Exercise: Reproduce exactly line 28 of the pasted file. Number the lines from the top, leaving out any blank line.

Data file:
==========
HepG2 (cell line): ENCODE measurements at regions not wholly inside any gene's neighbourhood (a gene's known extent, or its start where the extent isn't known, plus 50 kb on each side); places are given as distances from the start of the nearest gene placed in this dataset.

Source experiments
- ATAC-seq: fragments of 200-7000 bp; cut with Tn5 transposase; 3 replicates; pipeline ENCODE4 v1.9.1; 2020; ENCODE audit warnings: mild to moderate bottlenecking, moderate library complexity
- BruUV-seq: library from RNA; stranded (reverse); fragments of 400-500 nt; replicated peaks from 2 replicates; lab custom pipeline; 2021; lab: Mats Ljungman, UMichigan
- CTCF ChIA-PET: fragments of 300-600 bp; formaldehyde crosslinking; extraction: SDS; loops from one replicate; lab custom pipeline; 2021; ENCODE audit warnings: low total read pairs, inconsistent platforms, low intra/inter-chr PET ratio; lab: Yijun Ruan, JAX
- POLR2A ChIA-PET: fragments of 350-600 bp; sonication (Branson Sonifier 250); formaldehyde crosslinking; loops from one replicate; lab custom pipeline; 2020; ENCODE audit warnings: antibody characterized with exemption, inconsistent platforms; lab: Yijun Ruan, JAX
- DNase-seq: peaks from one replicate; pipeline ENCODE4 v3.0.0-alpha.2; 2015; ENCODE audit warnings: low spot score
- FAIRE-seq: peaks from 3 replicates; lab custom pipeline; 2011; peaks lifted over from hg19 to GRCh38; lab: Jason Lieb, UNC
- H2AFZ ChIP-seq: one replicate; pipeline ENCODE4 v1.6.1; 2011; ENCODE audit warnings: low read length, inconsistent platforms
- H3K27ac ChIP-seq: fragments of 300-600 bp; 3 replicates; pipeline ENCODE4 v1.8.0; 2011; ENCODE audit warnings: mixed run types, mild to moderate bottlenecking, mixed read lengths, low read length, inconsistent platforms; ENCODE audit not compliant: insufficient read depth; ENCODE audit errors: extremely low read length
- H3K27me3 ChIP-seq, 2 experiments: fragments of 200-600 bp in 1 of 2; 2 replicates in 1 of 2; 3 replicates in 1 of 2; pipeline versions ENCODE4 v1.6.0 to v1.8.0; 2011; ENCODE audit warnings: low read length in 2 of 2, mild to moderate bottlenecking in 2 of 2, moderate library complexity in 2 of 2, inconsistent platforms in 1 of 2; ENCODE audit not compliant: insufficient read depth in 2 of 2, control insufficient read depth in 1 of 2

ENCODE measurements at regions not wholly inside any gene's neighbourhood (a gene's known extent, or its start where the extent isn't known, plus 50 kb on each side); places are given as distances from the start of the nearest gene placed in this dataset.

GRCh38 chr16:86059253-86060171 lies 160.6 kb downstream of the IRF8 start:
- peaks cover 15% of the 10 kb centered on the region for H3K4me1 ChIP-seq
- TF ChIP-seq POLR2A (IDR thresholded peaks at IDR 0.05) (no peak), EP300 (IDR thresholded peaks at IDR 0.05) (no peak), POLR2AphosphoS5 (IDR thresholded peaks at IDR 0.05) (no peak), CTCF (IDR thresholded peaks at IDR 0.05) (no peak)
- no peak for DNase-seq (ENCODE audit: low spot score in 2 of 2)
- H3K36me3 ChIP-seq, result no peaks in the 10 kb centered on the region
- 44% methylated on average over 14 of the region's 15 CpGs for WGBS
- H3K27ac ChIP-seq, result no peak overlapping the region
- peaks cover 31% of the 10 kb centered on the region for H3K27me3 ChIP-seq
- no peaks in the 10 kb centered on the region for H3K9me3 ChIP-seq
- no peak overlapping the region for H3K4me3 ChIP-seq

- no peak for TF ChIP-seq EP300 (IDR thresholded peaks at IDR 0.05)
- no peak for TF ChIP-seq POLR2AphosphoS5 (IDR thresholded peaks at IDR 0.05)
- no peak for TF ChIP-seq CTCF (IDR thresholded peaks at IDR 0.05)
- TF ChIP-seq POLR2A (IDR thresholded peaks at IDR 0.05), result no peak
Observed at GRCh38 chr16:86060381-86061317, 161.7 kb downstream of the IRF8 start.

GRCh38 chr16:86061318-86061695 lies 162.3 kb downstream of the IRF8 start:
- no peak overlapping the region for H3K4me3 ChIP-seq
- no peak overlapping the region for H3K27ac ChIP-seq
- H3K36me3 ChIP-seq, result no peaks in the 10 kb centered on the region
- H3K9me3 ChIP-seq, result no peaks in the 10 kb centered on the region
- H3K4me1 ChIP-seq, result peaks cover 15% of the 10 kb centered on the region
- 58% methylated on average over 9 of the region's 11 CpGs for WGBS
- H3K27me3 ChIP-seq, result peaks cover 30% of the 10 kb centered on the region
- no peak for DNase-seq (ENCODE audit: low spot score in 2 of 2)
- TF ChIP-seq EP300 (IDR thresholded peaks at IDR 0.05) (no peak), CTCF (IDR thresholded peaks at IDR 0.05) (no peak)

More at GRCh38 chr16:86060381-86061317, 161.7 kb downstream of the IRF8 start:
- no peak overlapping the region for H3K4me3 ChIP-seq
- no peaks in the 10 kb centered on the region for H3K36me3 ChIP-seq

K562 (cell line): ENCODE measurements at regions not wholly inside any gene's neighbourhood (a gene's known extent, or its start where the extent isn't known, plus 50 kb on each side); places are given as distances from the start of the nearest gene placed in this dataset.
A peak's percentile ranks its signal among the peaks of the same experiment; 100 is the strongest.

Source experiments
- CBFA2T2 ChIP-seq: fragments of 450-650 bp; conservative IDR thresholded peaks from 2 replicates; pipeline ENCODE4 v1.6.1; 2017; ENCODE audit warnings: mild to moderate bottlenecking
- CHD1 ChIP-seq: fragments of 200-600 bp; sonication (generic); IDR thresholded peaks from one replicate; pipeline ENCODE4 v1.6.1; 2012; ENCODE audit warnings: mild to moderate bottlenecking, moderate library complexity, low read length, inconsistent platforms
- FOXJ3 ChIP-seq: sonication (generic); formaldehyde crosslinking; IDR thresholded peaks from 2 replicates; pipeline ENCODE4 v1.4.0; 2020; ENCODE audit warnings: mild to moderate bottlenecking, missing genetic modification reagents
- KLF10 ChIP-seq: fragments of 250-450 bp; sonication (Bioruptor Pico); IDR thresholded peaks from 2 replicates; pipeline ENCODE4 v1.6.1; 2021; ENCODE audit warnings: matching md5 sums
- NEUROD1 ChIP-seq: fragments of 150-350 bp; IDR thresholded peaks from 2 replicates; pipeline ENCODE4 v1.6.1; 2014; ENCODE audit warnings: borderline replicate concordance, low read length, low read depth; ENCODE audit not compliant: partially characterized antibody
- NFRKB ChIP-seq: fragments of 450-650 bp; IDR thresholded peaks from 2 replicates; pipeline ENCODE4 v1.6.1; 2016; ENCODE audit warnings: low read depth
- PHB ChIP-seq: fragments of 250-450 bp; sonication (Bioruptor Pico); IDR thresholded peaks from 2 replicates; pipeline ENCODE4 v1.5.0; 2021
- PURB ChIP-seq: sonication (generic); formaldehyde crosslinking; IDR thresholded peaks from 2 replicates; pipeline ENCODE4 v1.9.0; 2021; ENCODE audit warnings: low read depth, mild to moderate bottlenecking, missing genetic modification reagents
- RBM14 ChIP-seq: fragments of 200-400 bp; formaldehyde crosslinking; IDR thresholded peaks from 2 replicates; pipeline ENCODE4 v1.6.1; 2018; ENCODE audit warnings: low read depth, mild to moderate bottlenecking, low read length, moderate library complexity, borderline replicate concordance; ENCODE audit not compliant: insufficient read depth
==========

GRCh38 chr16:86061318-86061695 lies 162.3 kb downstream of the IRF8 start: